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Redwings is one of a number of leading equine organisations, vets and scientists from across the world who have contributed to the largest ever study of its kind into the global spread of the disease strangles.
The study, which used the latest DNA sequencing techniques to track the bacteria Streptococcus equi, which causes strangles, was published today in the journal Microbial Genomics.
Click here to read the full article.
Strangles is the most frequently diagnosed infectious disease of horses, with 600 outbreaks estimated to occur in the UK each year. Streptococcus equi invades the lymph nodes of the head and neck, causing them to swell and form abscesses which can prove life-threatening in severe cases.
Some of the horses that recover from strangles remain persistently infected, known as carriers. These apparently healthy animals shed bacteria into the environment and spread the disease to other horses with which they come into contact.
Prof. Matthew Holden, of the University of St Andrews, said: “Using standard diagnostic testing, the Streptococcus equi strains look almost identical, however by carefully examining the DNA of the bacteria, we have been able to track different variants as they spread across the world.
“Piecing the puzzle together, we showed that cases in Argentina, the United Kingdom and the United Arab Emirates were closely linked. Along with other examples, we provide evidence that the global trade and movement of horses is helping to spread the disease.”
Redwings routinely tests all new arrivals to the Sanctuary for infectious disease, including strangles. For the ground-breaking study, we contributed years of samples from positive strangles horses, joining other equine and veterinary institutions across the world, as-far reaching as Japan, Australia, the United States and Saudi Arabia.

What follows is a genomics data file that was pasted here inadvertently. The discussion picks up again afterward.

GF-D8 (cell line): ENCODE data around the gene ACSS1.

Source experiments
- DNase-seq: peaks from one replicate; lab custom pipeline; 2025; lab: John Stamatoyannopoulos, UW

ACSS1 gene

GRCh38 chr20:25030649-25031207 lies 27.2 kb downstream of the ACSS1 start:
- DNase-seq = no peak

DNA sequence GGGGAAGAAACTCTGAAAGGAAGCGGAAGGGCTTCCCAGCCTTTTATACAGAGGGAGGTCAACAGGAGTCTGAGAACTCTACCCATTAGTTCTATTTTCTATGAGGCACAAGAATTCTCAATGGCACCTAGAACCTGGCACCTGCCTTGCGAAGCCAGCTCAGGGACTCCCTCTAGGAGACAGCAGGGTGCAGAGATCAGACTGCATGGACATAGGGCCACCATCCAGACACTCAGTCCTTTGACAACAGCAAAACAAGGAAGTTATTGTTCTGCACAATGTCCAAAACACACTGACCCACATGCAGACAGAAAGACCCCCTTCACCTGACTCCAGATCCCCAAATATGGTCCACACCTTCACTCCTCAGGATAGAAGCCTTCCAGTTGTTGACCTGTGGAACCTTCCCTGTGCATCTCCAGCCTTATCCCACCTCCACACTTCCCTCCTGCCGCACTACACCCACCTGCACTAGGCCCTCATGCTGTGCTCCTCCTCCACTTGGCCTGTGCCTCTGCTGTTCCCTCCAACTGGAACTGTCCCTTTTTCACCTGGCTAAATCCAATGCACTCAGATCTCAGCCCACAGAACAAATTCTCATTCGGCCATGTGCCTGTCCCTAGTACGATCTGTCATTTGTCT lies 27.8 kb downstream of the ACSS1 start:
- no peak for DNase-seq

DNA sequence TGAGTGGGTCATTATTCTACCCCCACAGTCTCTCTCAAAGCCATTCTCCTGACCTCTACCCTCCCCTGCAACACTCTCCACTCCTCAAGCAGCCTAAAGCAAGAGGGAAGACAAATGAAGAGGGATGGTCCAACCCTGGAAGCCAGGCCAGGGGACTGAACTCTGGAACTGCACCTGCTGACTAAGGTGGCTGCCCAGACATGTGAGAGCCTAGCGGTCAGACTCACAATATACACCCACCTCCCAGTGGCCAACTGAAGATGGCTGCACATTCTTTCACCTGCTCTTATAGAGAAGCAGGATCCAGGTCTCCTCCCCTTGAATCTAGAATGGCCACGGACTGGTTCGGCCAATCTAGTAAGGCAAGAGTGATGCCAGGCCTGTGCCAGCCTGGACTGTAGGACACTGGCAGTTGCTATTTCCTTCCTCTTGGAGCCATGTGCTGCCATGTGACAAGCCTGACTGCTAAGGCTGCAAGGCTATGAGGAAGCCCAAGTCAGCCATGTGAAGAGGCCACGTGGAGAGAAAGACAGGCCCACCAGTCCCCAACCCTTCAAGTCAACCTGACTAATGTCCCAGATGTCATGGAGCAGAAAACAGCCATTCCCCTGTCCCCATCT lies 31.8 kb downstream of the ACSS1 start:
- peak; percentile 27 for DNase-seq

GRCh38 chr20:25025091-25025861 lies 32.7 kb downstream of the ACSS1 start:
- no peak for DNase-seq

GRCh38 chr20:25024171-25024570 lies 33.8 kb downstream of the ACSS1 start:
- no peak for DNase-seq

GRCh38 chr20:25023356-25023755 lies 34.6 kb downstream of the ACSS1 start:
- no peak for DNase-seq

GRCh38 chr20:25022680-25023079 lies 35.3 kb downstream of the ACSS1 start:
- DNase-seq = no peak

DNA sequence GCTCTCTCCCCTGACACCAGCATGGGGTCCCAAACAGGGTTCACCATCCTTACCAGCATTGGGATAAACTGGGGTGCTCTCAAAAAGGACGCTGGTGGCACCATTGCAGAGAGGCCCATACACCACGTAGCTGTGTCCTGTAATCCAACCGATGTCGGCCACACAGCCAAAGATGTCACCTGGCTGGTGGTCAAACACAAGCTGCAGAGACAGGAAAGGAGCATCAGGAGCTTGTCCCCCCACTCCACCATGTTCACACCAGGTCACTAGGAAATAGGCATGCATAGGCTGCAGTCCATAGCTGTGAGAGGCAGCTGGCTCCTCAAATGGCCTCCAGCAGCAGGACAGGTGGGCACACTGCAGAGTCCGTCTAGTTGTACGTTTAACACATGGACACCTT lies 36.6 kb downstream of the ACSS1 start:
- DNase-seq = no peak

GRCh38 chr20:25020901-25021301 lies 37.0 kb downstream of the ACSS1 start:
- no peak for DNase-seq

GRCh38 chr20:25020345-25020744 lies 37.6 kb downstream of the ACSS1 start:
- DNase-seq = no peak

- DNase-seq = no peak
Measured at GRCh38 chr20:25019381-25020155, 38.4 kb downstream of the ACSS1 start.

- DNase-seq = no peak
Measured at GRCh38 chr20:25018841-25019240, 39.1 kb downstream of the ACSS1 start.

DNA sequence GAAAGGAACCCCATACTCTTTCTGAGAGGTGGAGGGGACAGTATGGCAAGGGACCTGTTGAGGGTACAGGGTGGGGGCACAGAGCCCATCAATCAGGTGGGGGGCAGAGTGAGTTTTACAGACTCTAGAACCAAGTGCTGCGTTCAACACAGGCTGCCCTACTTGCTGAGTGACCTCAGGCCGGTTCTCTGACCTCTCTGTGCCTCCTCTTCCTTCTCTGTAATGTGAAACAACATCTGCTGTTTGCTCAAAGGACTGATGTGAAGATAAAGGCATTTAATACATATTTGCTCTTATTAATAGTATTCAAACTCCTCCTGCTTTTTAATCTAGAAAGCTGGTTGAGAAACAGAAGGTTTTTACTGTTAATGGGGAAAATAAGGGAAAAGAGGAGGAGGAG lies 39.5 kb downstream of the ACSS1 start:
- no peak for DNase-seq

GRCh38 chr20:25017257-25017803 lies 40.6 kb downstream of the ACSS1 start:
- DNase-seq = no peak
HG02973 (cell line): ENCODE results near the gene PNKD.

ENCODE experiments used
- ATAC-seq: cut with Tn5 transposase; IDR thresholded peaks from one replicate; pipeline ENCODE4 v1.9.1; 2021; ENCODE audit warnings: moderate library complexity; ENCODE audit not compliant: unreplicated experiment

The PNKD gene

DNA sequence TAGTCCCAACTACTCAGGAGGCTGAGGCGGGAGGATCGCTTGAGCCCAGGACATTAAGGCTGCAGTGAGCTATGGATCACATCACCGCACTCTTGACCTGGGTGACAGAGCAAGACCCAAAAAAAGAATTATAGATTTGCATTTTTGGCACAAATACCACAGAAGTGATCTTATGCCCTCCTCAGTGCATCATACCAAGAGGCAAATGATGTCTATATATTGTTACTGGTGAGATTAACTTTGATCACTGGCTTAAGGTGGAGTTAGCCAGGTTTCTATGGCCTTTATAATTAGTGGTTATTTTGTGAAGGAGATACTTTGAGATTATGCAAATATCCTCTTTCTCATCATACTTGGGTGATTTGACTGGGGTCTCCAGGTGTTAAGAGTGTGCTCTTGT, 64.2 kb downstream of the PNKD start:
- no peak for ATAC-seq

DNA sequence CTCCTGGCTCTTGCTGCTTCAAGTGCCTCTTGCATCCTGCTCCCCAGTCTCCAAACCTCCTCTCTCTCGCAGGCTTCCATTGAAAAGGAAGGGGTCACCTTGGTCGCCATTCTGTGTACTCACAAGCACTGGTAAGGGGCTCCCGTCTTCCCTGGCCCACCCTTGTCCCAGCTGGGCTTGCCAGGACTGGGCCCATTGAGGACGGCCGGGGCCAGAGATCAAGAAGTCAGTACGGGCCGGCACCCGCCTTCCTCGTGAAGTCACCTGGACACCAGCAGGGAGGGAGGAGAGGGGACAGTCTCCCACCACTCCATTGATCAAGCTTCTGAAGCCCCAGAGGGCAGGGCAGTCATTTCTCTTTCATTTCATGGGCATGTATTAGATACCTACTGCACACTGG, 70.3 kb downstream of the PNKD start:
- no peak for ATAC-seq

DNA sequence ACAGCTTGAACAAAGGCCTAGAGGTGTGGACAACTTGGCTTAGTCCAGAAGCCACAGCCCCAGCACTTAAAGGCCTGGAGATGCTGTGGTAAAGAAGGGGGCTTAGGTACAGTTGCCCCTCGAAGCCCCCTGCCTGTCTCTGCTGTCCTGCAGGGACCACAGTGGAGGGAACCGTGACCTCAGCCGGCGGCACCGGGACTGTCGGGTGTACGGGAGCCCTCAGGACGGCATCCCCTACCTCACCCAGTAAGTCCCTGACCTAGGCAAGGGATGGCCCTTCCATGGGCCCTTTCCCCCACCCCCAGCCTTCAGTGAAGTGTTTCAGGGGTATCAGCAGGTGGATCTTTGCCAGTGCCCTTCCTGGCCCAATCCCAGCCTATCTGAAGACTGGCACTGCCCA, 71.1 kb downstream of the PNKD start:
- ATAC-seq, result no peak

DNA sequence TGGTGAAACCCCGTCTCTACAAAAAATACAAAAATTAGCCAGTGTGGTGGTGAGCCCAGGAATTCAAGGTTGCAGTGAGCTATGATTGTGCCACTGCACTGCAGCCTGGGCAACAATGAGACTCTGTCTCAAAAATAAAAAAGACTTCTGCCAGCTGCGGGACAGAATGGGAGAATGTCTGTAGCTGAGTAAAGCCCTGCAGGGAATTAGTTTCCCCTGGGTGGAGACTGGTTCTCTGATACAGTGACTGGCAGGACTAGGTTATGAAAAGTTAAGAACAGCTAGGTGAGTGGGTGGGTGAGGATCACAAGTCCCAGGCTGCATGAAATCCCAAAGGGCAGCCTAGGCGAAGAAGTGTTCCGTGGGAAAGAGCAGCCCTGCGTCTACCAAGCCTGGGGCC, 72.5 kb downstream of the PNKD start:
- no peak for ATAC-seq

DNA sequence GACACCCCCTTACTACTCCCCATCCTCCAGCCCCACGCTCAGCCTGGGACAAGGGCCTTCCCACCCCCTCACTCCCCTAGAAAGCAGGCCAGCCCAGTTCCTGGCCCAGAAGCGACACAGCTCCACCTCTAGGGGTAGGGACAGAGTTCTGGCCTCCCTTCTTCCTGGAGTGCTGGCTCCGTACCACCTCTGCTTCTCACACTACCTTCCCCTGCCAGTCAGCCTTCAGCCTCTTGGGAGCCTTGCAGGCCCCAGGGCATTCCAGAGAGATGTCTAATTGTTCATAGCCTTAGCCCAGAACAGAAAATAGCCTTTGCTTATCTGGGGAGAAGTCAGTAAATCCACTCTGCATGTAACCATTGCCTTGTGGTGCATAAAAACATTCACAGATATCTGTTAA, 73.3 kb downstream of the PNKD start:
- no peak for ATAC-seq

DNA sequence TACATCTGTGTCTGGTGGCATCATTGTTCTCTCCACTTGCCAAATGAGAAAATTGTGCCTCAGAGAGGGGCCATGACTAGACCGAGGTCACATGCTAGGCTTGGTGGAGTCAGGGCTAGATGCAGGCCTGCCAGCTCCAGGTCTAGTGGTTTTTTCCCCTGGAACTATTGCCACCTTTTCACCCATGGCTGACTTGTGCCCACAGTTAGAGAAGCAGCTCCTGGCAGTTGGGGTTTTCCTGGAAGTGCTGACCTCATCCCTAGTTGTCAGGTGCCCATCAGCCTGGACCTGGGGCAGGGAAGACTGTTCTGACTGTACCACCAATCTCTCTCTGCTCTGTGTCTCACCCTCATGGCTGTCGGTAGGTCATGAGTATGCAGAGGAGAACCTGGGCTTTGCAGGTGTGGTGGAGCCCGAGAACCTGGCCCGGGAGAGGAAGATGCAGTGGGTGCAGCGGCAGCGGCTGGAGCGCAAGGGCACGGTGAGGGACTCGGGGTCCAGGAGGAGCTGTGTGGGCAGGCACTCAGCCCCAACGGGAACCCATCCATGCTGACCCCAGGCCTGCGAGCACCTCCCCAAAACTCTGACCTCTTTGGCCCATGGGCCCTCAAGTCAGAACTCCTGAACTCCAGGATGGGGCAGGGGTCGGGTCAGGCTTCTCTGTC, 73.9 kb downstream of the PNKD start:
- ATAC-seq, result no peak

Building on the global data collected, an online surveillance platform for strangles called Pathogenwatch has been developed enabling labs to upload and intepret their data in close to real-time. It will be used to monitor the emergence and spread of new lineages to help decide the best ways to deal with them.
Dr Andrew Waller, of Intervacc AB, added: “This has been an incredible team effort, which was only possible through the collaboration of leading researchers from 29 different scientific institutes in 18 countries.
“Horses are transported all over the world as they move to new premises or attend competitions and events. New cases of strangles can be prevented by treating carriers before they pass on the bacteria. This new research in the field of strangles and the new online Pathogenwatch resource provide an opportunity to track the course of infections, reining-in Streptococcus equi’s globetrotting lifestyle by shutting the stable door before this horse pathogen has bolted!”
The Redwings Strangles Hub offers practical information and advice to help horse owners, yard managers, vets and equine professionals take the steps to help prevent the spread of strangles and treat carriers.
From 3rd to 9th May, we will also be co-hosting a national week of action – Strangles Awareness Week – encouraging more people to share their experiences of strangles.
If you’d like to become an Ambassador and help us promote messages about strangles during the Week, please email firstname.lastname@example.org to find out how you can get involved.